# autocorrelation for truncated normal distribution

Mathematics Asked by bearcub on August 17, 2020

I have a (symmetric) truncated normal distribution from which I’m sampling. There is also auto-correlation of the values, so I know:
$$mu$$, $$sigma$$, $$text {autocorr} = a$$.

All three of these values are single-valued. E.g., $$mu_R = 1$$, $$sigma_R = 1$$, $$a_R = 0.5$$.

My understanding of the application of autocorrelation to a series, $$R sim N (mu_R=1,sigma_R=1)$$, with the normal distribution results in the new series $$S$$ as:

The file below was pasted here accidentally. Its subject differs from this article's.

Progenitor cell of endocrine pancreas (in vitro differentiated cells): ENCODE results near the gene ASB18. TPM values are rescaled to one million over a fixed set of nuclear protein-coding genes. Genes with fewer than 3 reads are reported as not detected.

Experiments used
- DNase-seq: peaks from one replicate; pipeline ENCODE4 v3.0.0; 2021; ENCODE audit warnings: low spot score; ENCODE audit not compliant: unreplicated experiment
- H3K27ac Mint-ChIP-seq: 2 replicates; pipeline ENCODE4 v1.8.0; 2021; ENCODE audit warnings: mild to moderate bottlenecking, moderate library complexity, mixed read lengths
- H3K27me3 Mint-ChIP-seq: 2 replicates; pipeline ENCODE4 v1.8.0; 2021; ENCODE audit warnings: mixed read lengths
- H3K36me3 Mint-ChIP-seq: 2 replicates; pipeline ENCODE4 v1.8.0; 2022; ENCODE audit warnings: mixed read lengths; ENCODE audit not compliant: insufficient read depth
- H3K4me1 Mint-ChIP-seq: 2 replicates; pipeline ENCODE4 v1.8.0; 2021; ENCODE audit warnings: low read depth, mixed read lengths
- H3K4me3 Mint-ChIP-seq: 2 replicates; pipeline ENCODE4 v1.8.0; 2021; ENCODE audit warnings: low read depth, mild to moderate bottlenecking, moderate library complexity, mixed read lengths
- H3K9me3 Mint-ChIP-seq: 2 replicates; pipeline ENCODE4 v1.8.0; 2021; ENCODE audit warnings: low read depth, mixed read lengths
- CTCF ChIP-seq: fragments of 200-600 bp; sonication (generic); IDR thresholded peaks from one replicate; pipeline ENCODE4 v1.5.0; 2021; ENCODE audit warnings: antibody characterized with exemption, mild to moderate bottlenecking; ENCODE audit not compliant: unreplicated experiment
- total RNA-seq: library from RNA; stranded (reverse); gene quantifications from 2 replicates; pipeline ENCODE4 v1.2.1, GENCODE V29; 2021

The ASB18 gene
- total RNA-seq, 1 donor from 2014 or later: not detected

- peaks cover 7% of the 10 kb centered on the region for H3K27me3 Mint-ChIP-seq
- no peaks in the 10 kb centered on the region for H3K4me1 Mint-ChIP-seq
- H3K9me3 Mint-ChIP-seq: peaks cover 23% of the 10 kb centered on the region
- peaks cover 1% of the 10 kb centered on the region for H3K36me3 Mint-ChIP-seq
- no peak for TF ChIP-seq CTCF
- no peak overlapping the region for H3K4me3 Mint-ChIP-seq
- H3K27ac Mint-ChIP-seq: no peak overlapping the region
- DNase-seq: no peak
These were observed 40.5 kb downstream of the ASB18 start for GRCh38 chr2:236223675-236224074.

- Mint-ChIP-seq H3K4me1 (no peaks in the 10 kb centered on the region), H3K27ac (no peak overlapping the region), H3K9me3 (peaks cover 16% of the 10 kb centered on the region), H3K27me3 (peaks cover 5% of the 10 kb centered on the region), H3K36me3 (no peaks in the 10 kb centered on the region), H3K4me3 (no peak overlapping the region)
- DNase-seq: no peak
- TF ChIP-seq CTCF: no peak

$$S(1)=R(1)$$
$$S(i)=a_Rcdot R(i-1)+w(i)$$,
where $$w(i)sim N(0,sigma_w)$$.

(taken from these notes – http://home.cc.umanitoba.ca/~godwinrt/7010/topic8.pdf)

However, I have also seen this formulation:

$$R sim N (mu_R=1,sigma_R=1)$$,
$$b = sqrt{1-a_R^2}$$,
$$S(1)=R(1)$$,
$$S(i)=a_Rcdot S(i-1)+bcdot R(i)$$.

Where does the $$b$$ come from?

Why are we scaling the second term instead of drawing from $$w(i)$$?

Why is the autocorrelation coefficient recursively applied via the first term? (e.g., $$S(2)approx a_Rcdot S(1)$$, $$S(3)approx a_Rcdot S(2)approx a_Rcdotbig(a_Rcdot S(1)big)$$)

The only example I’ve found is this: How to transform/shift the mean and standard deviation of a normal distribution?

But it doesn’t fully explain these questions.